People: Law and Order


Our Only Sheriff – 1891
Sheriffs in America during the 19th and 20th centuries were modeled after their English counterpart. Usually associated with a person at the county level, their job encompassed general law enforcement, maintaining the jail, serving warrants/civil paper, county administrator and coroner. They also seized money and property as liens through a court order, held auctions periodically to liquidate such properties, and acted as executor of the estates of deceased persons without wills or relations. Interestingly enough, some towns had Sheriff’s, who acted a the law within the town and immediate surrounding areas.

We never had a Sheriff in Gilman/Issaquah other than S. L. McDonald in 1891, who was sent by the Governor from Tacoma, along with the militia during the mine unrest. His stay of three weeks was during the period before our incorporation and appointment of John McQuade, the first Marshal of Gilman Township.

Marshals – 1892 to 1957
Marshals are usually associated with towns and cities and perform general law enforcement duties, as well as maintaining a jail, serving civil papers, and numerous other duties not generally associated with a peace officer. In Issaquah’s case, the Marshal graded the dirt streets, controlled livestock from being a nuisance on the roads, cut and cleared bushes and brambles from the roadside, repaired wooden sidewalks, and maintained the street lights!

Chiefs – 1957 to present
The Issaquah City Council formally established the Police Department in 1957 with Paul Bell as the first Chief of Police. It was a two-man show back then, consisting of Chief Bell and Sergeant Tom Bass. One of the first things Paul did was to secure funds to purchase new badges for himself and Tom. They could hardly sport the “Marshal” badges they had on hand.

Paul and Tom also bought new uniforms and guns out of their own pockets, which in those days was not uncommon as city funds were scarce. The Police Department eventually operated out of two rooms situated on the second floor of the old city hall. The in-resident dispatcher received calls for service and used an AM radio system to communicate with the Police and Fire Departments.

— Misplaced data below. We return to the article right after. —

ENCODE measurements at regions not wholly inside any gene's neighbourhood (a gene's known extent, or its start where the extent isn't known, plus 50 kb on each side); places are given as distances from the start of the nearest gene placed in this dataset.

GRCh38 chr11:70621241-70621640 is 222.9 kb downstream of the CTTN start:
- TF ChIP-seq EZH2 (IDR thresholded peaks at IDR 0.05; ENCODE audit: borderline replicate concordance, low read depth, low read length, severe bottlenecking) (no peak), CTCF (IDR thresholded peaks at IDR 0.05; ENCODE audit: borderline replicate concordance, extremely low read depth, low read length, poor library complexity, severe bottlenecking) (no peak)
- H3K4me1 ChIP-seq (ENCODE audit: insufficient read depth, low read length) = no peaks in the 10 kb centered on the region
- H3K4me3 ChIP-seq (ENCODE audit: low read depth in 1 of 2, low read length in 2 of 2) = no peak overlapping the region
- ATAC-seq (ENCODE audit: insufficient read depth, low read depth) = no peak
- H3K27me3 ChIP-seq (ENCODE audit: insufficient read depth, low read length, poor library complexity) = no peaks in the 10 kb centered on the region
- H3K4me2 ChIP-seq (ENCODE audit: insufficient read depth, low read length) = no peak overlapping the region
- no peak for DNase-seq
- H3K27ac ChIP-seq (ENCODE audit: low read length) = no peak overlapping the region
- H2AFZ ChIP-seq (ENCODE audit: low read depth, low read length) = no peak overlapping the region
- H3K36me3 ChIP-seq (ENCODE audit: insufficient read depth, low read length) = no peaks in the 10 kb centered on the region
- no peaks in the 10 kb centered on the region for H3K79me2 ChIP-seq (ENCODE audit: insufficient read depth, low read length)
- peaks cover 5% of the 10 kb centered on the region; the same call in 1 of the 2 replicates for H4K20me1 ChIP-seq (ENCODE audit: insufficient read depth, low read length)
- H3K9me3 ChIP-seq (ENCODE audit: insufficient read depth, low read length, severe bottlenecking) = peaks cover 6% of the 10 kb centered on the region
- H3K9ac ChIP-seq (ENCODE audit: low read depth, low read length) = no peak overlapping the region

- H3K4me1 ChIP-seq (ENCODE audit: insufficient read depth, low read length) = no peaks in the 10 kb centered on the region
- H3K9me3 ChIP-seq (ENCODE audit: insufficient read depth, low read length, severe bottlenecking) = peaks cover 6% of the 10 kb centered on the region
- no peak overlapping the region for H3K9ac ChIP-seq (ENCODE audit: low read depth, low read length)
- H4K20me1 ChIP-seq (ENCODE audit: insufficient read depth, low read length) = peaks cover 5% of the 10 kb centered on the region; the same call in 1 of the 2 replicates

Before the radio was installed, if an officer was needed the dispatcher would flip a switch and a pole-mounted red light bulb would go on at the ball field. The patrolling officer would see the light and either come or call in to the station.

Terms

Marshals – 1892 to 1957

1892 John McQuade
1892 Henry Beebe
1898 Frank Day
1899 Thomas Crossley (January-September)
1899 Samuel Rowley (September-December)
1900 Joseph Mason
1901 Charles A. Cameron
1902 Joseph Mason
1902 J. Howard Case
1903 Howard Carr
1905 Charles A. Cameron
1906 John Drylie
1908 J. Howard Case
1913 Elmer Baxter
1917 Jack Chalfa
1922 Tom Waters
1923 William Mitchell
1924 Ed Roberts
1925 Eve Watkins
1928 J. M. Stakebake
1931 Henry J. Schomber
1932 Paul Henry
1935 E. Lewis
1937 Brent Hume
1943 William Hartley
1946 Rex Seil
1947 Ira Delamarter
1949 Ray Robertson
1950 Earl Henry
1951 Ed Seil
1955 Elmo Hudgens

Chiefs – 1957 to present

1957 Paul Bell
1958 Ray Febus
1958 Tom Bass
1959 Jack Allen
1959 Forrest E. Goodrow
1971 Hank Bauman
1971 Ron Prosise
1976 Duaine A. Garrison (“DAG”)
2002 David G. Draveling
2007 Paul D. Ayers

2014 Scott Behrbaum

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